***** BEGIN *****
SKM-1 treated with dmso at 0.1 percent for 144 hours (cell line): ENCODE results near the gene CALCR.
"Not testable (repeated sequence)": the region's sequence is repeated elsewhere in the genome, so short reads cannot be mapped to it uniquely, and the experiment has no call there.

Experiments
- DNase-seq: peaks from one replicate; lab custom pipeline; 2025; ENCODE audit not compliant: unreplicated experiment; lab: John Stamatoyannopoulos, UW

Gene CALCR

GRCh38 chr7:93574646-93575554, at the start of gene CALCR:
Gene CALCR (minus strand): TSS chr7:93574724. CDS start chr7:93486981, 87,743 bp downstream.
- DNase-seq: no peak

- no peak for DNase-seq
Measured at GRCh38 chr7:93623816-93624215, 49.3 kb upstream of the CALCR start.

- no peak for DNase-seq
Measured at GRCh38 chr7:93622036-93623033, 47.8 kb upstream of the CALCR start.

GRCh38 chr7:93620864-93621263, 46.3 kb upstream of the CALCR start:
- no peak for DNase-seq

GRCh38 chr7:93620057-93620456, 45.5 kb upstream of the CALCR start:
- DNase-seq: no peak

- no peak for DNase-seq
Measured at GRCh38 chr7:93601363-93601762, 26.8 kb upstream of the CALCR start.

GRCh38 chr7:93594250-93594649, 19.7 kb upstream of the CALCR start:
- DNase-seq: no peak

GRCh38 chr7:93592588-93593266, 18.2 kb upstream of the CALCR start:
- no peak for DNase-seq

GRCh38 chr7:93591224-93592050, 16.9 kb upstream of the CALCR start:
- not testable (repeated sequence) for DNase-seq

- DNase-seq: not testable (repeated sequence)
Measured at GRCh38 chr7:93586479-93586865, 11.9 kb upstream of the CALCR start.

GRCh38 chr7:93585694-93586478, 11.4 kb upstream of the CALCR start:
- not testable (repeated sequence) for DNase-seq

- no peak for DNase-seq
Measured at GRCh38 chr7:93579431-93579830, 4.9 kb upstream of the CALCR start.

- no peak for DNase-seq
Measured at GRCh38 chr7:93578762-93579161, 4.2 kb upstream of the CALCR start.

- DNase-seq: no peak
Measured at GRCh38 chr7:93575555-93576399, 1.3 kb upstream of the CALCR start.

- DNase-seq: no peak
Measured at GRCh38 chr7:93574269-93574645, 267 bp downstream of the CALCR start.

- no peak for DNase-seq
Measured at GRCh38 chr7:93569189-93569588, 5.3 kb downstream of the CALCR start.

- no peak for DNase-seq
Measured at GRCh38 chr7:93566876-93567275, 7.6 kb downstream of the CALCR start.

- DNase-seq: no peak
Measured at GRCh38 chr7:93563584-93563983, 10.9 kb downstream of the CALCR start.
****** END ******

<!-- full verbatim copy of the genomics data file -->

SKM-1 treated with dmso at 0.1 percent for 144 hours (cell line): ENCODE results near the gene CALCR.
"Not testable (repeated sequence)": the region's sequence is repeated elsewhere in the genome, so short reads cannot be mapped to it uniquely, and the experiment has no call there.

Experiments
- DNase-seq: peaks from one replicate; lab custom pipeline; 2025; ENCODE audit not compliant: unreplicated experiment; lab: John Stamatoyannopoulos, UW

Gene CALCR

GRCh38 chr7:93574646-93575554, at the start of gene CALCR:
Gene CALCR (minus strand): TSS chr7:93574724. CDS start chr7:93486981, 87,743 bp downstream.
- DNase-seq: no peak

- no peak for DNase-seq
Measured at GRCh38 chr7:93623816-93624215, 49.3 kb upstream of the CALCR start.

- no peak for DNase-seq
Measured at GRCh38 chr7:93622036-93623033, 47.8 kb upstream of the CALCR start.

GRCh38 chr7:93620864-93621263, 46.3 kb upstream of the CALCR start:
- no peak for DNase-seq

GRCh38 chr7:93620057-93620456, 45.5 kb upstream of the CALCR start:
- DNase-seq: no peak

- no peak for DNase-seq
Measured at GRCh38 chr7:93601363-93601762, 26.8 kb upstream of the CALCR start.

GRCh38 chr7:93594250-93594649, 19.7 kb upstream of the CALCR start:
- DNase-seq: no peak

GRCh38 chr7:93592588-93593266, 18.2 kb upstream of the CALCR start:
- no peak for DNase-seq

GRCh38 chr7:93591224-93592050, 16.9 kb upstream of the CALCR start:
- not testable (repeated sequence) for DNase-seq

- DNase-seq: not testable (repeated sequence)
Measured at GRCh38 chr7:93586479-93586865, 11.9 kb upstream of the CALCR start.

GRCh38 chr7:93585694-93586478, 11.4 kb upstream of the CALCR start:
- not testable (repeated sequence) for DNase-seq

- no peak for DNase-seq
Measured at GRCh38 chr7:93579431-93579830, 4.9 kb upstream of the CALCR start.

- no peak for DNase-seq
Measured at GRCh38 chr7:93578762-93579161, 4.2 kb upstream of the CALCR start.

- DNase-seq: no peak
Measured at GRCh38 chr7:93575555-93576399, 1.3 kb upstream of the CALCR start.

- DNase-seq: no peak
Measured at GRCh38 chr7:93574269-93574645, 267 bp downstream of the CALCR start.

- no peak for DNase-seq
Measured at GRCh38 chr7:93569189-93569588, 5.3 kb downstream of the CALCR start.

- no peak for DNase-seq
Measured at GRCh38 chr7:93566876-93567275, 7.6 kb downstream of the CALCR start.

- DNase-seq: no peak
Measured at GRCh38 chr7:93563584-93563983, 10.9 kb downstream of the CALCR start.